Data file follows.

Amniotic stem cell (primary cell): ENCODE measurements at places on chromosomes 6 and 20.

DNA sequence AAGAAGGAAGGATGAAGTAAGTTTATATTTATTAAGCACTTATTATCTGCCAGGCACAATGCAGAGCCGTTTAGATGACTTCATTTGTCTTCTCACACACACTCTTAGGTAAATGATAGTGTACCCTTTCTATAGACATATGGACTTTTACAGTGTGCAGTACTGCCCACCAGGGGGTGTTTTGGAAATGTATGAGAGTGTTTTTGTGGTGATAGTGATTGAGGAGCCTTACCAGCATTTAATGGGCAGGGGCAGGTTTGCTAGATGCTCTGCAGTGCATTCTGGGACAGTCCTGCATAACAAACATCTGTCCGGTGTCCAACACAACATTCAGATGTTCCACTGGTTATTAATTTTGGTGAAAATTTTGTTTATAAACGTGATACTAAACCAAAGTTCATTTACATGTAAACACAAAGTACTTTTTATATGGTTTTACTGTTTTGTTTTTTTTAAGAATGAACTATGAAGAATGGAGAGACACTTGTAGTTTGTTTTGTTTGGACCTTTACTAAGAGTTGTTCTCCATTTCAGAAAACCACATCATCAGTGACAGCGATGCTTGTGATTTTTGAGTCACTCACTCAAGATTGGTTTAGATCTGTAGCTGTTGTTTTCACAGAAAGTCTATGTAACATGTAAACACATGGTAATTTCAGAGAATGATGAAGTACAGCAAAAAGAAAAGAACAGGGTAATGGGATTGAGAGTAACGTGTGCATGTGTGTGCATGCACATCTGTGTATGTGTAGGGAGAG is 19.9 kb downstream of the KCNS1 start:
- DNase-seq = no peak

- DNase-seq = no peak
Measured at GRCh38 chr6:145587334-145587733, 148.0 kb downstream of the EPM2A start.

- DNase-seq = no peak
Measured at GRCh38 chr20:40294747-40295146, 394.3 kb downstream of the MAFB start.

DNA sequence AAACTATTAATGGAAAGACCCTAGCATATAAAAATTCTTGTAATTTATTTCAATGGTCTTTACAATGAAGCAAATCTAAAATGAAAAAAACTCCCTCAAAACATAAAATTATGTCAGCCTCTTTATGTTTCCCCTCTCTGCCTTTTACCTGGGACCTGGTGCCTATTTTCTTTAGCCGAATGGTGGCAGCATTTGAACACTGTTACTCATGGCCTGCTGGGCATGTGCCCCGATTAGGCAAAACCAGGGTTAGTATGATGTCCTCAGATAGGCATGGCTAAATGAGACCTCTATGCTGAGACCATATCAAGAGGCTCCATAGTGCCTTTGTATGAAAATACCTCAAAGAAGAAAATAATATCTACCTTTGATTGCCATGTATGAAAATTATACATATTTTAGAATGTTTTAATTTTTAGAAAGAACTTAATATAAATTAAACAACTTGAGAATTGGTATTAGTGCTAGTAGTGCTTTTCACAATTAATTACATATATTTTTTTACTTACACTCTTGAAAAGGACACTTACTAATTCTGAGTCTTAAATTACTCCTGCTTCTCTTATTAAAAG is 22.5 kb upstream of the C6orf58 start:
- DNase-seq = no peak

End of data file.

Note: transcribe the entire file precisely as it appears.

Amniotic stem cell (primary cell): ENCODE measurements at places on chromosomes 6 and 20.

DNA sequence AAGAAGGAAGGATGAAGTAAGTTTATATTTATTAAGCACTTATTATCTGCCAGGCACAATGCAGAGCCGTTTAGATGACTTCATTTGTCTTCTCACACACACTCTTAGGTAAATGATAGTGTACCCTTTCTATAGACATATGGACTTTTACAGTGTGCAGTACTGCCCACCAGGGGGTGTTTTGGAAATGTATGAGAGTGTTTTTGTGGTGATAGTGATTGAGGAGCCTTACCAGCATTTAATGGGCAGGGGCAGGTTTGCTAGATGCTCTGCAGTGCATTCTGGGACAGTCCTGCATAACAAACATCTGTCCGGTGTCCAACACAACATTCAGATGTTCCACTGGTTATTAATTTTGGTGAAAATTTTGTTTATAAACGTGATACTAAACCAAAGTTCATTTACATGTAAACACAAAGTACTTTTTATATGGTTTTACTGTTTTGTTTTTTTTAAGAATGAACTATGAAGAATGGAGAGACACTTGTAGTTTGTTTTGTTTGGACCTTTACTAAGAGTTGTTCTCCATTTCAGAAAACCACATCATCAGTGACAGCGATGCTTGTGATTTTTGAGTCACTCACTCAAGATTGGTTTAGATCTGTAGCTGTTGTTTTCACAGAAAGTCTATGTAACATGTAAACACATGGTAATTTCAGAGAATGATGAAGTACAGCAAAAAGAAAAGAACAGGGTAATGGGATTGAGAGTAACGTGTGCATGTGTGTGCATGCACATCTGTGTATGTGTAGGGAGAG is 19.9 kb downstream of the KCNS1 start:
- DNase-seq = no peak

- DNase-seq = no peak
Measured at GRCh38 chr6:145587334-145587733, 148.0 kb downstream of the EPM2A start.

- DNase-seq = no peak
Measured at GRCh38 chr20:40294747-40295146, 394.3 kb downstream of the MAFB start.

DNA sequence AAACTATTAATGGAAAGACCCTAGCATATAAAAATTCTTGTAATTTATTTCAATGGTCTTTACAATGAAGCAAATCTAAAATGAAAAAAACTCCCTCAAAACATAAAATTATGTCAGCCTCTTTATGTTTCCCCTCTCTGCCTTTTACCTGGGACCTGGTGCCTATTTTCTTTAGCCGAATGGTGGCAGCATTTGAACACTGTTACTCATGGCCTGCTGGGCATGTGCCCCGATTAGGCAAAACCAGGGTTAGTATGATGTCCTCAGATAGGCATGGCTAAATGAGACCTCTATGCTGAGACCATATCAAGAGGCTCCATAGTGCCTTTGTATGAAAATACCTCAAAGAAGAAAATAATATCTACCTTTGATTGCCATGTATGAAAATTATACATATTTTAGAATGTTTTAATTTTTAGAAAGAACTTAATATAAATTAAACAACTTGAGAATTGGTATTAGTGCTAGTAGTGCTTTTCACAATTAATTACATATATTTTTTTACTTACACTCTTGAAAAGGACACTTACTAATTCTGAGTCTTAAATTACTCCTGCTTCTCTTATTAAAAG is 22.5 kb upstream of the C6orf58 start:
- DNase-seq = no peak